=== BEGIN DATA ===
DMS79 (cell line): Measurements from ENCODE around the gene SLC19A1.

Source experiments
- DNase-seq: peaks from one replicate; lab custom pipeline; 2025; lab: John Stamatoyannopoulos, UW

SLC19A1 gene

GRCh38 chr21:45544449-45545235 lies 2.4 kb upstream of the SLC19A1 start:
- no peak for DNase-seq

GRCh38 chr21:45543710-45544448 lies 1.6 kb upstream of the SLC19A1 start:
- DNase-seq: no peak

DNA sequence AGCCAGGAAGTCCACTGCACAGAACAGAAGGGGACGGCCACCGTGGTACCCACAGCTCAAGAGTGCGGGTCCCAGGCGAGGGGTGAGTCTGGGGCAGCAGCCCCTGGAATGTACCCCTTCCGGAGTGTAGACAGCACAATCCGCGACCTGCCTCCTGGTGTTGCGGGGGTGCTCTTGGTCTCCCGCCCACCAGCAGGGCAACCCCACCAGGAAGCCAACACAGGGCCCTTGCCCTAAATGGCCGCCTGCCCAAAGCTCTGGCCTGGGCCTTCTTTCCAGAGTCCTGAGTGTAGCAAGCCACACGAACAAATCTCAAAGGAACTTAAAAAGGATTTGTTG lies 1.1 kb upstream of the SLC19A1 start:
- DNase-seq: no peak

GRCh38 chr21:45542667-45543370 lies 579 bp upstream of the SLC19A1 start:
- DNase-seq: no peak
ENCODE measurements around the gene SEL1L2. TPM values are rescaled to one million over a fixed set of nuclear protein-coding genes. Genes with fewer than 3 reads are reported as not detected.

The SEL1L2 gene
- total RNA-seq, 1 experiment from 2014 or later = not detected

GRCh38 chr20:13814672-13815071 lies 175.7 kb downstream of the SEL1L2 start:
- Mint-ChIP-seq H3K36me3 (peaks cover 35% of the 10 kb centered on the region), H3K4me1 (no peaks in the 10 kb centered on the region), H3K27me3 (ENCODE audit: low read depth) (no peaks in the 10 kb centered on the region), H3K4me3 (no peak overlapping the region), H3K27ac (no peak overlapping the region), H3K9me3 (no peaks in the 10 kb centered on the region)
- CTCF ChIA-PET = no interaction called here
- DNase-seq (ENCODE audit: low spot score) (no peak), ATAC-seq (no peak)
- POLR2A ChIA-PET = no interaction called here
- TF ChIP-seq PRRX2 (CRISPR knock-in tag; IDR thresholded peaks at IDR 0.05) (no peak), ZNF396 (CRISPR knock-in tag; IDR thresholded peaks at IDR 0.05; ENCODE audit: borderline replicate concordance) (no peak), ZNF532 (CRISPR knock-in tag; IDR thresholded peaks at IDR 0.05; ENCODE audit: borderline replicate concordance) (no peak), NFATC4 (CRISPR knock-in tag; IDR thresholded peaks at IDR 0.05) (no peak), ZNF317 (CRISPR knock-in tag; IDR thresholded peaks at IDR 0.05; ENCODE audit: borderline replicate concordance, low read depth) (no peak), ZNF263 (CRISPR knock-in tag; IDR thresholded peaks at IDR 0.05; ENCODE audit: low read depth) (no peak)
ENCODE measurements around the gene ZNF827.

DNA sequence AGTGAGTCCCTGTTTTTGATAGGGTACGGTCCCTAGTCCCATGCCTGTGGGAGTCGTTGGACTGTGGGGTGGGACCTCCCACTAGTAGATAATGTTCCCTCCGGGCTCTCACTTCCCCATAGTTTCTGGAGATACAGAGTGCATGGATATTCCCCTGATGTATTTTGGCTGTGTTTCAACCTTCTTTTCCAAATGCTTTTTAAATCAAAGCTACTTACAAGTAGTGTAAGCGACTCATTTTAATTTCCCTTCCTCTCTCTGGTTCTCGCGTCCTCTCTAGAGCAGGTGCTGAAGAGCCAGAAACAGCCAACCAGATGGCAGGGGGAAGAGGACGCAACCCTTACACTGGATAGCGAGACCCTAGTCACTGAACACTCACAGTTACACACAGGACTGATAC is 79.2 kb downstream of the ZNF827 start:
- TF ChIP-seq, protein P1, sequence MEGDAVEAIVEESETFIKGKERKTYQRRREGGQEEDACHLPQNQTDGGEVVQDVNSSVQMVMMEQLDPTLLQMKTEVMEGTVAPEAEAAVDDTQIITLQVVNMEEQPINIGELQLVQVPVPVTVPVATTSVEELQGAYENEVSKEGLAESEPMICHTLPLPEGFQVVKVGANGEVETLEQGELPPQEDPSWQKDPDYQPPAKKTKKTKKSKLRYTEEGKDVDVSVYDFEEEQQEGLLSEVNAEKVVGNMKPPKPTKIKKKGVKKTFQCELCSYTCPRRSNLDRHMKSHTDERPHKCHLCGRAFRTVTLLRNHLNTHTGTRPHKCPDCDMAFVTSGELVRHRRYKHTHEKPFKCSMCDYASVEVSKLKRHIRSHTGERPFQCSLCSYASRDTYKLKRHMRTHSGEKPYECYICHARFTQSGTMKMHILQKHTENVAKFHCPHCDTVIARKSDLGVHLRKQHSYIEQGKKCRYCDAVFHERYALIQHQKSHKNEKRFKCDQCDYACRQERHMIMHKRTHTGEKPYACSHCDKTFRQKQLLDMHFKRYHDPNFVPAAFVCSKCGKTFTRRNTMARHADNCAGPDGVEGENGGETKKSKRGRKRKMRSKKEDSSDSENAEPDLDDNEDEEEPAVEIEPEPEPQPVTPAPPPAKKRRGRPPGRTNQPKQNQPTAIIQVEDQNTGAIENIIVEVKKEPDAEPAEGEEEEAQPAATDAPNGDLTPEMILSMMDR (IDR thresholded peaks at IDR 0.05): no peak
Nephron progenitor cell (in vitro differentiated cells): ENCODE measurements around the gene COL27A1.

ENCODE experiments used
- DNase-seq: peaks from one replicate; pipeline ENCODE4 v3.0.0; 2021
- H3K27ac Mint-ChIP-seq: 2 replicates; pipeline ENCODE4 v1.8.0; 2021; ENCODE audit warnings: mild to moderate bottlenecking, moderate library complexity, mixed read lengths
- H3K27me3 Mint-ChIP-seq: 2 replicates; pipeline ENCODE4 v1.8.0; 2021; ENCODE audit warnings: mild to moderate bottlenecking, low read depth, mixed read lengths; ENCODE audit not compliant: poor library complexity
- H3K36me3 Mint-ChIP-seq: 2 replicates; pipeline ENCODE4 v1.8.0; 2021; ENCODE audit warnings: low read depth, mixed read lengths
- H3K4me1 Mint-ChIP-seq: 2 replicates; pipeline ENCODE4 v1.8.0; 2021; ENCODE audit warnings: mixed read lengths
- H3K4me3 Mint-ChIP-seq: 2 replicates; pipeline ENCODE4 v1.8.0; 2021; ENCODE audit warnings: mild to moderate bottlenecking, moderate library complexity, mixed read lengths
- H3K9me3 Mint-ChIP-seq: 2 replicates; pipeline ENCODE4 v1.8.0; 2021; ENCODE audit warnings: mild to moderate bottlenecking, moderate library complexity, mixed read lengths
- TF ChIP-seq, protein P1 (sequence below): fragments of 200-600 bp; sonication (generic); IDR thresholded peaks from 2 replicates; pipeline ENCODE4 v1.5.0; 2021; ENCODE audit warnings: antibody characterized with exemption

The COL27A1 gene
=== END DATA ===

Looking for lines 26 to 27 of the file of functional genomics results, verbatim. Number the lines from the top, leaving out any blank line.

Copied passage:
ENCODE experiments used
- DNase-seq: peaks from one replicate; pipeline ENCODE4 v3.0.0; 2021